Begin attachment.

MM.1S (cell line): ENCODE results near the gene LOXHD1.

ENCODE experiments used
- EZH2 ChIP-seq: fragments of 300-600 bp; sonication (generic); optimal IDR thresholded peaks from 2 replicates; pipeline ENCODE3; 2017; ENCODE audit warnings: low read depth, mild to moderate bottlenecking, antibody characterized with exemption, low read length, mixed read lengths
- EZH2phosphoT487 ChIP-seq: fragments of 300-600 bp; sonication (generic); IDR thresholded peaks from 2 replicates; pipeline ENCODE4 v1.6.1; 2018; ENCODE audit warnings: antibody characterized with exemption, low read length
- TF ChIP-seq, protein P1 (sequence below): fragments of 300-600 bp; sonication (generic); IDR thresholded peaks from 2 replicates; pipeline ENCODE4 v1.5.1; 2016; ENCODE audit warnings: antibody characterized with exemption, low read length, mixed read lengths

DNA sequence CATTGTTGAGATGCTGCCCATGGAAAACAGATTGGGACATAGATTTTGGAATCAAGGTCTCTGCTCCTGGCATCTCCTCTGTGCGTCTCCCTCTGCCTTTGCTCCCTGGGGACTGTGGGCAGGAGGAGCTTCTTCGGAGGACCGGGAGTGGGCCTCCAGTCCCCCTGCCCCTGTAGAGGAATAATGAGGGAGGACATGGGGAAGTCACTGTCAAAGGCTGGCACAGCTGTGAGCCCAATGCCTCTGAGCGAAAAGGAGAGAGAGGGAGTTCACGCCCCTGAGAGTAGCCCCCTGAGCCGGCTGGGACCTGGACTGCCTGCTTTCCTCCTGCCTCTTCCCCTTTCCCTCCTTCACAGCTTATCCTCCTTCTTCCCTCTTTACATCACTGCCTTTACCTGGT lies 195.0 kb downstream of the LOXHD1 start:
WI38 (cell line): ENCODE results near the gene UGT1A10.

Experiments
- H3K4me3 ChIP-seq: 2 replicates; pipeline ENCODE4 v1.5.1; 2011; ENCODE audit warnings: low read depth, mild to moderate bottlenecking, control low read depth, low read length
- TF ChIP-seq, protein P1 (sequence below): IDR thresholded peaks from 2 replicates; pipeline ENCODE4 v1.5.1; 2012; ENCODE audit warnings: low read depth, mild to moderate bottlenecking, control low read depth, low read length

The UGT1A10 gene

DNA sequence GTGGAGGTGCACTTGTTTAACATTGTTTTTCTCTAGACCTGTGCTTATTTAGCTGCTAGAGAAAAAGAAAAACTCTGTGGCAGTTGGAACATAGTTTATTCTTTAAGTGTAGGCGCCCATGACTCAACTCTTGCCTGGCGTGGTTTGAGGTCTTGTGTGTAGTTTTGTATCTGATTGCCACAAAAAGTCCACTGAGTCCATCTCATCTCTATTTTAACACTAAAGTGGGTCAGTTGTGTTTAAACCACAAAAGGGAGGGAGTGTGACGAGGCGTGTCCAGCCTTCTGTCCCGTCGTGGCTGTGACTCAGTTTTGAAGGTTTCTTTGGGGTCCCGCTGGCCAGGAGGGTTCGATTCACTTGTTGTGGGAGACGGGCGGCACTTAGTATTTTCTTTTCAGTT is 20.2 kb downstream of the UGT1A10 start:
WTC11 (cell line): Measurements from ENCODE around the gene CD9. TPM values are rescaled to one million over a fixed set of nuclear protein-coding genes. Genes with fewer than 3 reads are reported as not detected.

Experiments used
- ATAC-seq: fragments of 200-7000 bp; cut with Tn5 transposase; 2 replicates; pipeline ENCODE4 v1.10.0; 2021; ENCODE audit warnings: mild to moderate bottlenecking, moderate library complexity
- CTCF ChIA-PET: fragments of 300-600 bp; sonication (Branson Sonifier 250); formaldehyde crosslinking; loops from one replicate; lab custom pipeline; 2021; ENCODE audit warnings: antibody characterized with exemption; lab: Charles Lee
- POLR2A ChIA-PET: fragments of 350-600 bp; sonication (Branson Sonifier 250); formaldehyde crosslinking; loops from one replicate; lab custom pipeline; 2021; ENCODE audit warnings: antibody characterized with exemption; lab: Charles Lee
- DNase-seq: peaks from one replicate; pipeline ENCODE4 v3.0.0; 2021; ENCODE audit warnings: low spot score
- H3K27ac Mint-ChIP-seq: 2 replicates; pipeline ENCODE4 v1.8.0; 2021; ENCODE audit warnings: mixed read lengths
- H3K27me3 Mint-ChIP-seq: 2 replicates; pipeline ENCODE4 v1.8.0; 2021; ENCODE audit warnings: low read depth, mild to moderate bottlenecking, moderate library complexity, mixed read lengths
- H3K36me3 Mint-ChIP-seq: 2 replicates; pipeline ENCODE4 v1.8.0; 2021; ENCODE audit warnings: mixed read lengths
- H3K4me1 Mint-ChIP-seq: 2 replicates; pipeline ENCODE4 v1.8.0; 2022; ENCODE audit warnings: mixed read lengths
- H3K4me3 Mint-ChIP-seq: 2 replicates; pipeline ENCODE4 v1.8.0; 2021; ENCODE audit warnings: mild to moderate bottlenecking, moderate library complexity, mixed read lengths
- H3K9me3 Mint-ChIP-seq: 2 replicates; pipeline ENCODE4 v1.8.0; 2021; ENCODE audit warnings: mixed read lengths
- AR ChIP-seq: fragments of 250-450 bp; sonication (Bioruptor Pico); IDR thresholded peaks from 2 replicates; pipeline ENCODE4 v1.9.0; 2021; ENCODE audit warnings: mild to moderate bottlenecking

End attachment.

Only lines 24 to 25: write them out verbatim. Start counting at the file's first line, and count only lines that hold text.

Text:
- H3K9me3 Mint-ChIP-seq: 2 replicates; pipeline ENCODE4 v1.8.0; 2021; ENCODE audit warnings: mixed read lengths
- AR ChIP-seq: fragments of 250-450 bp; sonication (Bioruptor Pico); IDR thresholded peaks from 2 replicates; pipeline ENCODE4 v1.9.0; 2021; ENCODE audit warnings: mild to moderate bottlenecking